51. 51.
    Duda RO, Hart PE, Stork DG (2001) Pattern Classification. 2nd edition. Wiley, New York, NY.MATHGoogle Scholar
  52. 52.
    Eck M, Vogel S, Waibel A (2004) Improving statistical machine translation in the medical domain using the unified medical language system. Proc 20th Intl Conf Computational Linguistics.Google Scholar
  53. 53.
    Eddy SR (2004) What is a hidden Markov model? Nat Biotechnol, 22(10):1315-1316.CrossRefGoogle Scholar
  54. 54.
    Eng J, Eisner JM (2004) Radiology report entry with automatic phrase completion driven by language modeling. RadioGraphics, 24(5):1493-1501.CrossRefGoogle Scholar
  55. 55.
    Fellbaum C (1998) WordNet: An Electronic Lexical Database. MIT Press, Cambridge, MA.Google Scholar
  56. 56.
    Feng D, Burns G, Zhu J, Hovy EH (2008) Towards automated semantic analysis on biomedical research articles. Proc 3rd Intl Joint Conf Natural Language Processing.Google Scholar
  57. 57.
    Firth JR (1957) Modes of meaning. In: Firth JR (ed) Papers in Linguistics 1934-1951. Oxford University Press, London.Google Scholar
  58. 58.
    Fisk JM, Mutalik P, Levin FW, Erdos J, Taylor C, Nadkarni P (2003) Integrating query of relational and textual data in clinical databases: A case study. J Am Med Inform Assoc, 10(1):21-38.CrossRefGoogle Scholar
  59. 59.
    Forney Jr GD (1973) The Viterbi algorithm. Proceedings of the IEEE, 61(3):268-278.MathSciNetCrossRefGoogle Scholar
  60. 60.
    Friedman C, Alderson PO, Austin JH, Cimino JJ, Johnson SB (1994) A general natural-language text processor for clinical radiology. J Am Med Inform Assoc, 1(2):161-174.Google Scholar
  61. 61.
    Friedman C, Hripcsak G, Shablinsky I (1998) An evaluation of natural language processing methodologies. Proc AMIA Symp:855-859.Google Scholar
  62. 62.
    Friedman C, Huff SM, Hersh WR, Pattisongordon E, Cimino JJ (1995) The Canon Group's effort: Working toward a merged model. J Am Med Inform Assoc, 2(1):4-18.Google Scholar
  63. 63.
    Friedman C, Kra P, Rzhetsky A (2002) Two biomedical sublanguages: A description based on the theories of Zellig Harris. J Biomed Inform, 35(4):222-235.CrossRefGoogle Scholar
  64. 64.
    Friedman C, Shagina L, Lussier Y, Hripcsak G (2004) Automated encoding of clinical documents based on natural language processing. J Am Med Inform Assoc, 11(5):392-402.CrossRefGoogle Scholar
  65. 65.
    Goldman S, Zhou Y (2000) Enhancing supervised learning with unlabeled data. Proc 17th Intl Conf Machine Learning (ICML-2000), pp 327-334.Google Scholar
  66. 66.
    Guihenneuc-Jouyaux C, Richardson S, Longini IM, Jr. (2000) Modeling markers of disease progression by a hidden Markov process: Application to characterizing CD4 cell decline. Biometrics, 56(3):733-741.MATHCrossRefGoogle Scholar
  67. 67.
    Gundlapalli AV, South BR, Phansalkar S, Kinney AY, Shen S (2008) Application of natural language processing to VA electronic health records to identify phenotypic characteristics for clinical and research purposes. Proc 2008 AMIA Summit on Translational Bioinformatics, pp 36-40.Google Scholar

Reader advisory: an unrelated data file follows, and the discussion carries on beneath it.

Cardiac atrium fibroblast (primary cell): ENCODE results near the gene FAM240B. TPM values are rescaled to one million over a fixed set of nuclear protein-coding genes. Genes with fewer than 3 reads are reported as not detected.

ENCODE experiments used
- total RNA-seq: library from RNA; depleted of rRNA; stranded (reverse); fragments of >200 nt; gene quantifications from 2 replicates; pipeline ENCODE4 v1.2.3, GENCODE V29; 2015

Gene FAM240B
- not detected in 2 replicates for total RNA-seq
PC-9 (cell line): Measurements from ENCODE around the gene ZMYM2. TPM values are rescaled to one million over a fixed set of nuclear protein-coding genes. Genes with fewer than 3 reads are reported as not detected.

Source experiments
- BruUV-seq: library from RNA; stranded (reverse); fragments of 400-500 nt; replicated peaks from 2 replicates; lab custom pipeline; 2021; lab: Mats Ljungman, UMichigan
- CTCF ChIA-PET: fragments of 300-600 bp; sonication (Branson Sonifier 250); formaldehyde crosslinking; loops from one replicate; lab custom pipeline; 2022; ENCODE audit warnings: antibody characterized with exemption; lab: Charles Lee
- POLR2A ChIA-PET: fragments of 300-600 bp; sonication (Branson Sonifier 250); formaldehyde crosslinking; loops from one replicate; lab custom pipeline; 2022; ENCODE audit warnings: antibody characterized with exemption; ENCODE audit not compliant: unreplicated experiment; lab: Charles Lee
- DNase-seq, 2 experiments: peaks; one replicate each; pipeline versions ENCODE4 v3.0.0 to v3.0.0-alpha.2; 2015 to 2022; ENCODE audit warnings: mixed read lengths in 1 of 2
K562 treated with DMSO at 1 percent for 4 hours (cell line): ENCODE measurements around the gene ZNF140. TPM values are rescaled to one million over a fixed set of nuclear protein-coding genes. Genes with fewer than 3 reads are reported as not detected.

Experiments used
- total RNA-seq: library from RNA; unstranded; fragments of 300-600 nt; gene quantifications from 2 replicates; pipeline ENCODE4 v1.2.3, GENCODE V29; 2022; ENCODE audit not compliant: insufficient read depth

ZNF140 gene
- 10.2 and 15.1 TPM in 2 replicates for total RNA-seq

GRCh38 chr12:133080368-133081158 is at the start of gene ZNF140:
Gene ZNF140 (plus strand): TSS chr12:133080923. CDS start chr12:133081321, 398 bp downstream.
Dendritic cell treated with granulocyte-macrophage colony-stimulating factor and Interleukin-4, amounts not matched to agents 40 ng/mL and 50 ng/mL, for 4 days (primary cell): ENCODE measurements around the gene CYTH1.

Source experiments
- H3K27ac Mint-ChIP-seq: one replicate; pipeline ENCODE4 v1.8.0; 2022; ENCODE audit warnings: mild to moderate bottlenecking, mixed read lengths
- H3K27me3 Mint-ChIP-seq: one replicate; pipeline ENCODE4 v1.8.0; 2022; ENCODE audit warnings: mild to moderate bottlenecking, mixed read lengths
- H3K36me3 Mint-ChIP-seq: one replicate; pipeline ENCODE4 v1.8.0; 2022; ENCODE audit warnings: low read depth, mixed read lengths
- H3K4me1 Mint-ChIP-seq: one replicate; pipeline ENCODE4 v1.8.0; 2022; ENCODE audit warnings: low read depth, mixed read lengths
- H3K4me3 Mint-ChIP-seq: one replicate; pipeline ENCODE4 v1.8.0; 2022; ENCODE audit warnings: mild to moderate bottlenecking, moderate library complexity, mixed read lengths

68. 68.
    Gupta A, Ludascher B, Grethe JS, Martone ME (2003) Towards a formalization of disease-specific ontologies for neuroinformatics. Neural Networks 16:1277-1292.CrossRefGoogle Scholar
  69. 69.
    Gupta D, Saul M, Gilbertson J (2004) Evaluation of a deidentification (De-Id) software engine to share pathology reports and clinical documents for research. Am J Clin Pathol, 121(2):176-186.CrossRefGoogle Scholar
  70. 70.
    Hachey B, Alex B, Mecker M (2005) Investigating the effects of selective sampling on the annotation task. Proc 9th Conf Computational Natural Language Processing, pp 144-151.Google Scholar
  71. 71.
    Haug PJ, Christensen L, Gundersen M, Clemons B, Koehler S, Bauer K (1997) A natural language parsing system for encoding admitting diagnoses. Proc AMIA Symp, pp 814-818.Google Scholar
  72. 72.
    Heinze DT, Morsch ML, Sheffer RE, Jimmink MA, Jennings MA, Morris WC, Morch AEW (2001) LifeCode: A deployed application for automated medical coding. AI Magazine, 22(2):76-88.Google Scholar
  73. 73.
    Hersh WR, Campbell EM, Malveau SE (1997) Assessing the feasibility of large-scale natural language processing in a corpus of ordinary medical records: A lexical analysis. Proc AMIA Fall Symp, pp 580-584.Google Scholar
  74. 74.
    Herzig TW, Johns M (1997) Extraction of medical information from textual sources: A statistical variant of the boundary-word method. J Am Med Inform Assoc:859-859.Google Scholar
  75. 75.
    Hripcsak G, Austin JH, Alderson PO, Friedman C (2002) Use of natural language processing to translate clinical information from a database of 889,921 chest radiographic reports. Radiology, 224(1):157-163.CrossRefGoogle Scholar
  76. 76.
    Huang Y, Lowe HJ (2007) A novel hybrid approach to automated negation detection in clinical radiology reports. J Am Med Inform Assoc, 14(3):304-311.CrossRefGoogle Scholar
  77. 77.
    Huang Y, Lowe HJ, Klein D, Cucina RJ (2005) Improved identification of noun phrases in clinical radiology reports using a high-performance statistical natural language parser augmented with the UMLS specialist lexicon. J Am Med Inform Assoc, 12(3):275-285.CrossRefGoogle Scholar
  78. 78.
    Huddleston R (1984) Introduction to the Grammar of English. Cambridge University Press, Cambridge, MA.Google Scholar
  79. 79.
    Humphrey SM, Rogers WJ, Kilicoglu H, Demner-Fushman D, Rindflesch TC (2006) Word sense disambiguation by selecting the best semantic type based on journal descriptor indexing: Preliminary experiment. J Am American Society for Information Science and Technology, 57(1):96-113.CrossRefGoogle Scholar
  80. 80.